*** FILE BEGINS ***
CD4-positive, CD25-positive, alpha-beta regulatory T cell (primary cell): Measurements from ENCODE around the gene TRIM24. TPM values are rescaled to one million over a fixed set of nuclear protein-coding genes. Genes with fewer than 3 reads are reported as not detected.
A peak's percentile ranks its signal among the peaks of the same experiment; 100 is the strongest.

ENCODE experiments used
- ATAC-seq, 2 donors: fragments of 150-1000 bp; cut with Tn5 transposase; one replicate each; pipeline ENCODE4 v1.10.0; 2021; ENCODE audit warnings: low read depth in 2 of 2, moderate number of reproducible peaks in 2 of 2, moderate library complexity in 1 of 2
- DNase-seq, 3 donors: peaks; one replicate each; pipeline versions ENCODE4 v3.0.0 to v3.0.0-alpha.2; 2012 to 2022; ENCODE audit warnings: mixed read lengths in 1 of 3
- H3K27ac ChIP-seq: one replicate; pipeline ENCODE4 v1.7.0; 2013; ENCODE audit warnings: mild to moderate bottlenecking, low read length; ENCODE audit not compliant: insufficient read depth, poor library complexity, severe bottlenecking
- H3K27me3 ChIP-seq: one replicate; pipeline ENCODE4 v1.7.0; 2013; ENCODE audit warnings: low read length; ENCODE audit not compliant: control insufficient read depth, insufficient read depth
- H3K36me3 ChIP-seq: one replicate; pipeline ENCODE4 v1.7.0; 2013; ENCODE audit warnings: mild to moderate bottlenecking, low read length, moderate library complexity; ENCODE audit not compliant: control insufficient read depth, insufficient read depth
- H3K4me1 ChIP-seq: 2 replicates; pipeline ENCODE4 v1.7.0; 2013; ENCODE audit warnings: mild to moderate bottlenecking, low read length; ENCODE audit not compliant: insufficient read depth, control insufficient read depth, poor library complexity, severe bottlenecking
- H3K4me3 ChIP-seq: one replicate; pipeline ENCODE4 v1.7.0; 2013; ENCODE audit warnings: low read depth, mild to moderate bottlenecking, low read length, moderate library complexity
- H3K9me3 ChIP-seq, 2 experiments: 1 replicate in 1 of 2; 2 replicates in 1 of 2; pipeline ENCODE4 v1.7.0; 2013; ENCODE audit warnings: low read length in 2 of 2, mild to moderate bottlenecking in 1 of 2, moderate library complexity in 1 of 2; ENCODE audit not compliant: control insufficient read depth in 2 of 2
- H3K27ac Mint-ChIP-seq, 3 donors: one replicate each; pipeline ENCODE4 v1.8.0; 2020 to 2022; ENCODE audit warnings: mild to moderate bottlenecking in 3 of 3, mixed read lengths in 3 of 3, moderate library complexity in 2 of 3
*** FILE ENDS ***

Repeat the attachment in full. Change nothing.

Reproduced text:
CD4-positive, CD25-positive, alpha-beta regulatory T cell (primary cell): Measurements from ENCODE around the gene TRIM24. TPM values are rescaled to one million over a fixed set of nuclear protein-coding genes. Genes with fewer than 3 reads are reported as not detected.
A peak's percentile ranks its signal among the peaks of the same experiment; 100 is the strongest.

ENCODE experiments used
- ATAC-seq, 2 donors: fragments of 150-1000 bp; cut with Tn5 transposase; one replicate each; pipeline ENCODE4 v1.10.0; 2021; ENCODE audit warnings: low read depth in 2 of 2, moderate number of reproducible peaks in 2 of 2, moderate library complexity in 1 of 2
- DNase-seq, 3 donors: peaks; one replicate each; pipeline versions ENCODE4 v3.0.0 to v3.0.0-alpha.2; 2012 to 2022; ENCODE audit warnings: mixed read lengths in 1 of 3
- H3K27ac ChIP-seq: one replicate; pipeline ENCODE4 v1.7.0; 2013; ENCODE audit warnings: mild to moderate bottlenecking, low read length; ENCODE audit not compliant: insufficient read depth, poor library complexity, severe bottlenecking
- H3K27me3 ChIP-seq: one replicate; pipeline ENCODE4 v1.7.0; 2013; ENCODE audit warnings: low read length; ENCODE audit not compliant: control insufficient read depth, insufficient read depth
- H3K36me3 ChIP-seq: one replicate; pipeline ENCODE4 v1.7.0; 2013; ENCODE audit warnings: mild to moderate bottlenecking, low read length, moderate library complexity; ENCODE audit not compliant: control insufficient read depth, insufficient read depth
- H3K4me1 ChIP-seq: 2 replicates; pipeline ENCODE4 v1.7.0; 2013; ENCODE audit warnings: mild to moderate bottlenecking, low read length; ENCODE audit not compliant: insufficient read depth, control insufficient read depth, poor library complexity, severe bottlenecking
- H3K4me3 ChIP-seq: one replicate; pipeline ENCODE4 v1.7.0; 2013; ENCODE audit warnings: low read depth, mild to moderate bottlenecking, low read length, moderate library complexity
- H3K9me3 ChIP-seq, 2 experiments: 1 replicate in 1 of 2; 2 replicates in 1 of 2; pipeline ENCODE4 v1.7.0; 2013; ENCODE audit warnings: low read length in 2 of 2, mild to moderate bottlenecking in 1 of 2, moderate library complexity in 1 of 2; ENCODE audit not compliant: control insufficient read depth in 2 of 2
- H3K27ac Mint-ChIP-seq, 3 donors: one replicate each; pipeline ENCODE4 v1.8.0; 2020 to 2022; ENCODE audit warnings: mild to moderate bottlenecking in 3 of 3, mixed read lengths in 3 of 3, moderate library complexity in 2 of 3